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I'm following Kent Beck's Test Driven Development by Example.

The relevant chapter can be found as a preview online here.

Kent writes:

Can we use a two-element array containing the two currencies as the key? Does Array.equals() check to see if the elements are equal?

public void testArrayEquals() {
   assertEquals(new Object[] {"abc"}, new Object[] {"abc"});
}

Nope. The test fails, so we have to create a real object for the key

However when I run the test it passes.

I thought that assertEquals would check Array.equals() which checks for the same object, rather than contents, therefore the test would fail, but it doesn't (at least not for me).

On the other hand:

System.out.println( new Object[]{"abc"}.equals(new Object[]{"abc"}) );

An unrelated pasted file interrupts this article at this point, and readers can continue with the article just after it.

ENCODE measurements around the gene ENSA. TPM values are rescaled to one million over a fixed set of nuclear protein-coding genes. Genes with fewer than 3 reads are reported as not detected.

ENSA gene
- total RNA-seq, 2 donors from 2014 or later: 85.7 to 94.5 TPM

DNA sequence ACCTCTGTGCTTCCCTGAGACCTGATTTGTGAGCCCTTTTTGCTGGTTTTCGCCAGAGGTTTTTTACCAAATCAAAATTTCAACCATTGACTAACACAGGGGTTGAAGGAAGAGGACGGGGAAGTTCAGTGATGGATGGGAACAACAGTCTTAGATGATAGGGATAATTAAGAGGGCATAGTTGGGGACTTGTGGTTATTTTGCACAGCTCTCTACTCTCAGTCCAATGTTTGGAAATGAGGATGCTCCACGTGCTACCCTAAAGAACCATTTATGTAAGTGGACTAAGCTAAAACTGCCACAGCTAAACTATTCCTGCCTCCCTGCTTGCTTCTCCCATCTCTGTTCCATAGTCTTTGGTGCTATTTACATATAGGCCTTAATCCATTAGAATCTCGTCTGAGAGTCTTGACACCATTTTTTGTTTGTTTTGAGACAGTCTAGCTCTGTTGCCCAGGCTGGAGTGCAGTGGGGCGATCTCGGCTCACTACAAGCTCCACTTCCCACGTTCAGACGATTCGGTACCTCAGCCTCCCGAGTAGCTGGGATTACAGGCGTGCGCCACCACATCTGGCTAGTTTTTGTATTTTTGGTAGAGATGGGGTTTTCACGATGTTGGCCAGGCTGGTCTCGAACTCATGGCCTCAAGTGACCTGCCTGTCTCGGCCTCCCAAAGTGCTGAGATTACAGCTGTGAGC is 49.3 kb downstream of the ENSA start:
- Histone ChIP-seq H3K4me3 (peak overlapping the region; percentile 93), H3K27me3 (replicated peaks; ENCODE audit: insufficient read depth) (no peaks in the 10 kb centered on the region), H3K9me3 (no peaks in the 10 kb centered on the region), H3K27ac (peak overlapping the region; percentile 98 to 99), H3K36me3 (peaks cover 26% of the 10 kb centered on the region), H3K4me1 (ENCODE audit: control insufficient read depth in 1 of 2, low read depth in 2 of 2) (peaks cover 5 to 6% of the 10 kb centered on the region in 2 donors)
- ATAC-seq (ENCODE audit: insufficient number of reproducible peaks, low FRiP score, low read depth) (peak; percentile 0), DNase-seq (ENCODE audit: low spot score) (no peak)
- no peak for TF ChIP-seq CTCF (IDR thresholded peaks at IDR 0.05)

Prints false as expected...

Eclipse tells me that assertEquals(Object[], Object[]) is now deprecated, but for the sake of understanding, why is the test passing for me now?

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2 Answers 2

up vote 4 down vote accepted

Arrays don't override equals, so you get reference equality - that's why your System.out.println call is printing false. However, JUnit's method is asserting that the arrays are logically equal, i.e. that they're the same size, and each element pair within them is equal. That's almost always what you want when you're writing a test involving arrays.

I suspect Kent wrote the bit of that book before JUnit had this useful behaviour, however. (Indeed, I expect the book predates the overload existing at all.)

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If you look at source code for assertEquals you will find out that it is overloaded for arrays and it does specialized equality test for them:

https://android.googlesource.com/platform/external/junit/+/android-4.2.1_r1/src/org/junit/internal/ComparisonCriteria.java

so it:

  1. Tests whether their sizes match
  2. Test each element for equality
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